Women’s basketball deserves more support

By Gus Bode

College sports, particularly football and basketball, are known for their loyal and often rabid fans.

Students paint their entire faces with a school’s colors, paint slogans on their chests even in the worst of elements and generally threaten to bring down the mightiest of structures with ear-shattering roars of applause and cheers.

SIU is no stranger to such bizarre activities.


The Dawg Pound likely strikes fear in opponents of the men’s basketball team. Fueled by ungodly amounts of Big Macs – which card-carrying members of the section receive with their membership card – the maniacal pound members rant and heckle the opposition unmercifully. They also support the Salukis with incredible fervor.

Go to a game and it is impossible to miss the Dawg Pound. Well, that is unless you go to an SIU women’s basketball game.

In the course of eight home games thus far, the Salukis are bringing in a paltry average of only 306 people. Oh wait, there is also .375 of a person on average. While 300 people may sound like a lot, compare it with Southwest Missouri State’s attendance and things make themselves apparent.

SMS, the Missouri Valley Conference leaders in women’s basketball, usually has around 6,000 to 8,000 people attend their home games. Granted, people often rally behind a team experiencing phenomenal success.

But teams that have faltered – like the Salukis in recent years – also need the kind of support only rabid, arguably insane fans can provide. Athletes don’t just win games for their reputations or to improve a record, but also to give back to those who follow them.

SIU head coach Dana Eikenberg said one of her goals as a first-year coach is to instill the sense of pride that brings fans into the games. Most often, this involves winning.

Unfortunately, the Salukis have done little of that this year. With a 2-14 record, SIU is burdened with the stigma of being the only team in the MVC without a conference victory.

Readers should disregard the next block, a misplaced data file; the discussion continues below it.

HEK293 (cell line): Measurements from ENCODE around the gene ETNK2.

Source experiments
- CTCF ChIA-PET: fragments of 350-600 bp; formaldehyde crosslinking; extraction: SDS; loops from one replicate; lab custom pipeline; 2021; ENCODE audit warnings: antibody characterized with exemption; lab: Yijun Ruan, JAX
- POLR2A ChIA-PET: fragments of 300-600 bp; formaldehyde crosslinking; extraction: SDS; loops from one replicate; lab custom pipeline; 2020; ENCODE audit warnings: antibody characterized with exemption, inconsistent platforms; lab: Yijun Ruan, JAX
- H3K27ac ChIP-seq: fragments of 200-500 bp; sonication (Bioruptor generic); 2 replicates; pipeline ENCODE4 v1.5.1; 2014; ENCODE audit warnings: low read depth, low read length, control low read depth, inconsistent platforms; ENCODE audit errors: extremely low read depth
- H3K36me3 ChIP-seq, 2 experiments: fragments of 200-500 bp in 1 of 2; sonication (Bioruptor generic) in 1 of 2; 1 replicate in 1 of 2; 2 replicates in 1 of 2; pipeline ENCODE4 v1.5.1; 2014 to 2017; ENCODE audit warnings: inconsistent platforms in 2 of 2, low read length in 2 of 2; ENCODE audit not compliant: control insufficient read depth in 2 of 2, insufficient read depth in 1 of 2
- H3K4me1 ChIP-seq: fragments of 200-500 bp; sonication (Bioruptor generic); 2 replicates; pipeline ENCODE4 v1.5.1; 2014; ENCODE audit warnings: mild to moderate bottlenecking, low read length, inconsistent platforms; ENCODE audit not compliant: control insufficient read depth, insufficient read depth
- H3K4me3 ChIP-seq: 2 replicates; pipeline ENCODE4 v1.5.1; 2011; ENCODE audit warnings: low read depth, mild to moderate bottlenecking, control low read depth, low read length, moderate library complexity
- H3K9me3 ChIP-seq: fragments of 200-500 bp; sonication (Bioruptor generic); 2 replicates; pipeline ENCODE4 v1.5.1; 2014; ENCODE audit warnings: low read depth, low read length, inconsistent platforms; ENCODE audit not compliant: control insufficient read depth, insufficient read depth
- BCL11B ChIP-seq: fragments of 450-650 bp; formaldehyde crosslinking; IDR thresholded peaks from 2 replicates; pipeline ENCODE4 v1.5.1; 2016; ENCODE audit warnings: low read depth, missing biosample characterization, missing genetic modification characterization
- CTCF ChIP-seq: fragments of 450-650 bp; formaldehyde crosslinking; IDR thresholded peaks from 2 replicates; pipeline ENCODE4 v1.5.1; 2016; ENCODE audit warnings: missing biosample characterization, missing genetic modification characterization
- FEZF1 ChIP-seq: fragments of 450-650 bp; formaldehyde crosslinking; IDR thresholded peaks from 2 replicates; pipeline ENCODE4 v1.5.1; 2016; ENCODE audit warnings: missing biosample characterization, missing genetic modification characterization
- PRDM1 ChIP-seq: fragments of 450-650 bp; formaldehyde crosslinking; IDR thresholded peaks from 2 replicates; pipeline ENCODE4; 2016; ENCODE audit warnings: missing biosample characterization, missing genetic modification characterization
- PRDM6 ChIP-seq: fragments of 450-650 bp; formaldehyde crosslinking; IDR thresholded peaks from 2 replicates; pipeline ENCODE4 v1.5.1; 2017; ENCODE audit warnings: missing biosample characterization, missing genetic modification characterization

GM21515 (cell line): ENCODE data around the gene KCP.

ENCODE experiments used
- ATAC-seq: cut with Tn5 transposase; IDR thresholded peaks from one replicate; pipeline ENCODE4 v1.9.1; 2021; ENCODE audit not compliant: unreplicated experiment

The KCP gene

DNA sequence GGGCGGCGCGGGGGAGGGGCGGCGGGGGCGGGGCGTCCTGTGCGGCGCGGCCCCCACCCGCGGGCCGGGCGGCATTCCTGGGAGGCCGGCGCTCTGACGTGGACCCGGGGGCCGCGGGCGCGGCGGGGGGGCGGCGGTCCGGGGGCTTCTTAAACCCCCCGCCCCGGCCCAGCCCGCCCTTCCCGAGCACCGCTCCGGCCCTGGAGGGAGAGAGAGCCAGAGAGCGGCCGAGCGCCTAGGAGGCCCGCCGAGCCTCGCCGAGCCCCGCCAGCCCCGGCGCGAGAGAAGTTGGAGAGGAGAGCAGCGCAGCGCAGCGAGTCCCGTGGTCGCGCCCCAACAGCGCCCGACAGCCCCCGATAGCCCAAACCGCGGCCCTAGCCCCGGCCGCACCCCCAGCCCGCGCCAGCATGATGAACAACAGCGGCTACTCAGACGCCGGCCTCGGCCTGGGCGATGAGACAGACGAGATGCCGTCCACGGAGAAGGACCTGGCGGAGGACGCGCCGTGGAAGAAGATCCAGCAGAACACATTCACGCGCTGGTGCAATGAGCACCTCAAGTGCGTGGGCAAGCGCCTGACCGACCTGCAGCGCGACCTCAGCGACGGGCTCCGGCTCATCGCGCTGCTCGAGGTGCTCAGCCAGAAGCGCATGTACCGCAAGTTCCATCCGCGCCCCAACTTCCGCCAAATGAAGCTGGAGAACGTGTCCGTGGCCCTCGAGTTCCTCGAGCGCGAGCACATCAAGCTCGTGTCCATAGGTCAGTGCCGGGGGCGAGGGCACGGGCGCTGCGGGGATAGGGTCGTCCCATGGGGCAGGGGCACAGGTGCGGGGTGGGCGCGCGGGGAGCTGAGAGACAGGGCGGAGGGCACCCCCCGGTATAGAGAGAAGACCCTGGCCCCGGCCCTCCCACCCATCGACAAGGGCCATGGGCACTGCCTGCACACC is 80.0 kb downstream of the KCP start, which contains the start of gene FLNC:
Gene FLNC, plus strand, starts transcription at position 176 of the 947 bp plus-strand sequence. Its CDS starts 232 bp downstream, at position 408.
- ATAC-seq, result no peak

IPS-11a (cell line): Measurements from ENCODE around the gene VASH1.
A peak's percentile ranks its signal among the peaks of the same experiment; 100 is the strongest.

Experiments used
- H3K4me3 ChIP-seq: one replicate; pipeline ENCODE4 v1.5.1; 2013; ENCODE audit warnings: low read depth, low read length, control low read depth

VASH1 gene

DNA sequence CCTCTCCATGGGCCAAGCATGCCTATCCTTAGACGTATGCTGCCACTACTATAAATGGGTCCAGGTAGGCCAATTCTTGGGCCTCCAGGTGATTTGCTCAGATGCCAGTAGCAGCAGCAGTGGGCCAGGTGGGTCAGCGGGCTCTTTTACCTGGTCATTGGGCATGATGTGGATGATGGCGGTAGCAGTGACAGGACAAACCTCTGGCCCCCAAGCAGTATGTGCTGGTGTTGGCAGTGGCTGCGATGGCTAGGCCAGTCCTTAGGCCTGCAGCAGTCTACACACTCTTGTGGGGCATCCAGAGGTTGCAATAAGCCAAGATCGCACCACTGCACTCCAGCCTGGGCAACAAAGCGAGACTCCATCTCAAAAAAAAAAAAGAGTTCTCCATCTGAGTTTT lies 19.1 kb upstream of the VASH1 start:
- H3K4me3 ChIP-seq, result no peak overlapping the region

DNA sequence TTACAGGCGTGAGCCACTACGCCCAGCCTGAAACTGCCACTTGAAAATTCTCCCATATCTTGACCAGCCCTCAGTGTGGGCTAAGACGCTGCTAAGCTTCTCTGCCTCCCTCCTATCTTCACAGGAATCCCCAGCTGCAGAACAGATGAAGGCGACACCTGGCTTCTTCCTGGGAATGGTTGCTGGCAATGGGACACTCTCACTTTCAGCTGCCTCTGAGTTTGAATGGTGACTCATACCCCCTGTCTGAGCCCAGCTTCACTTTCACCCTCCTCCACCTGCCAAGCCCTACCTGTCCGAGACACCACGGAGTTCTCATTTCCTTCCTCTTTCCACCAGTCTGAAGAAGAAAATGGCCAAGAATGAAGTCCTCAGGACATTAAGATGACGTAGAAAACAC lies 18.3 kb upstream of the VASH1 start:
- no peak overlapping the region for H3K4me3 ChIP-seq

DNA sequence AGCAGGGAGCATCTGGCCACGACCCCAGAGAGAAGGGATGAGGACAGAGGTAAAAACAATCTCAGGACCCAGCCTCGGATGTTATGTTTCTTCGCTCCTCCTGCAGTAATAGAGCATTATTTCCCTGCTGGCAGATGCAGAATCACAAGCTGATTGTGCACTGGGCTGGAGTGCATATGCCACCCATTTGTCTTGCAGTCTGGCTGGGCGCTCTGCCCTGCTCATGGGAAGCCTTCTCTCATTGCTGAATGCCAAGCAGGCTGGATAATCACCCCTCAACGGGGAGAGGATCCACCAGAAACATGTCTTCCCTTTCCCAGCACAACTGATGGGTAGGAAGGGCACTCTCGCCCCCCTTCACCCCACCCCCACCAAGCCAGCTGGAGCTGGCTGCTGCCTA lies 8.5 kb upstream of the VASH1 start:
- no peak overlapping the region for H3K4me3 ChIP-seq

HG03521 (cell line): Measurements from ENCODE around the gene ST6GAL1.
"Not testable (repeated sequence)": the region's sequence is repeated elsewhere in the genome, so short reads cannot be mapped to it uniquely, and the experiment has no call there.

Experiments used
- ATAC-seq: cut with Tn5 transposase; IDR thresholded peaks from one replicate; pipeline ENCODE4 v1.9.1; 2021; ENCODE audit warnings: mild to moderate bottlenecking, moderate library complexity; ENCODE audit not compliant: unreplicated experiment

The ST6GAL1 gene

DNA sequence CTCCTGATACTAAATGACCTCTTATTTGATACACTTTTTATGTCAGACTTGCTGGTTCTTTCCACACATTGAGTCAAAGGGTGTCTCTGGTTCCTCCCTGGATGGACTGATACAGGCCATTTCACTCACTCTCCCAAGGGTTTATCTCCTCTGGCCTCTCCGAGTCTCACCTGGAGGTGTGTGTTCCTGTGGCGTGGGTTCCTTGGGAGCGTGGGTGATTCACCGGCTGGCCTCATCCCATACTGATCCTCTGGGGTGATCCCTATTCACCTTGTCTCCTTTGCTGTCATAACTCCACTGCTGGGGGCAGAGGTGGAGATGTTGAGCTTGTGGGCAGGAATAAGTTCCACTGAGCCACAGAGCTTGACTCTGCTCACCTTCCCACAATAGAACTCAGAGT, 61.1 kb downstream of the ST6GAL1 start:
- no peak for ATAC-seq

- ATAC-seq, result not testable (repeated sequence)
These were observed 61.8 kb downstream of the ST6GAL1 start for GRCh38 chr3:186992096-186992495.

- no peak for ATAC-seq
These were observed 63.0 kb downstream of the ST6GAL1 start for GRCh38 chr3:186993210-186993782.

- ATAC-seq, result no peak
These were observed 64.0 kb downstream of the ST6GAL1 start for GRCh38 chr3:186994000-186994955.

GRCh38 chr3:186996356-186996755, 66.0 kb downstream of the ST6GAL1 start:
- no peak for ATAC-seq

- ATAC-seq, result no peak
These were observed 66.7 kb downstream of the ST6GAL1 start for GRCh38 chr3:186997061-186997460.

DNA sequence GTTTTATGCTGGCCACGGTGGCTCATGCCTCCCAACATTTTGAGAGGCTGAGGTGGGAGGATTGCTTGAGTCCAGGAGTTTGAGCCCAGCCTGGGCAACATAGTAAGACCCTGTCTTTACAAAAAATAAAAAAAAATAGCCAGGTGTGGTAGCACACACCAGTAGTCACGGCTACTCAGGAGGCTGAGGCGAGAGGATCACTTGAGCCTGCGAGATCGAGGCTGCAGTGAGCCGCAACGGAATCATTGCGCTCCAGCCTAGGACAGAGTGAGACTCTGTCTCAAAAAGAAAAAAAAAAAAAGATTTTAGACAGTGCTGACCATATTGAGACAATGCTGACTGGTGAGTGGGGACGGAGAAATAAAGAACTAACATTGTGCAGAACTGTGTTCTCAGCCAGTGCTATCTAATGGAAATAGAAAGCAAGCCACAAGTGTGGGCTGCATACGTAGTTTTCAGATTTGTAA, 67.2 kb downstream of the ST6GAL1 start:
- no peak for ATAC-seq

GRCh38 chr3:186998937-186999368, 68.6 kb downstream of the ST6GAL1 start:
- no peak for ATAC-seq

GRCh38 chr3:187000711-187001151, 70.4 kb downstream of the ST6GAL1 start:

That almost changed Saturday afternoon in a heartbreaking loss to Evansville. In the 54-53 loss, the Salukis took the game down to the wire. Eikenberg credited the SIU fans with being a sixth person out on the court.

Although there were only around 250 people in the SIU Arena that afternoon, their passion for the women Salukis seemed much larger. Scrambling to their feet on several occasions and screaming wildly as the final minutes wore on, those few fans provided the Dawgs with something they haven’t gotten much of lately – support.

Why should a team have to win in order to get attention from the community it represents? Why aren’t more people venturing out to the SIU Arena when the women hit the court?

There is essentially no justifiable reason why more maroon isn’t showing up in the stands. Perhaps more support from students and the community would bolster the women Salukis. Maybe a Dawg Pound for them would give them the motivation to stay in a game when all seems lost.

The members of the Pound for the men’s team paid $10 for a T-shirt, rally towel and a card providing 99-cent Big Macs. Even if it takes a gimmick like a corporate sponsorship to get people to the women’s games, so be it. As long as people fill those usually vacant seats, the Salukis will see a different picture as they run onto the court.

But to be honest, cheap food shouldn’t be necessary. Those calling themselves Saluki fans shouldn’t pick and choose what teams to back.

Maroon is the color of every team at SIU, and there are no varying degrees of that hue. As such, there shouldn’t be a varying degree of support for the teams sporting the proud colors of the Salukis.

Reporter Gabe House can be reached at [email protected]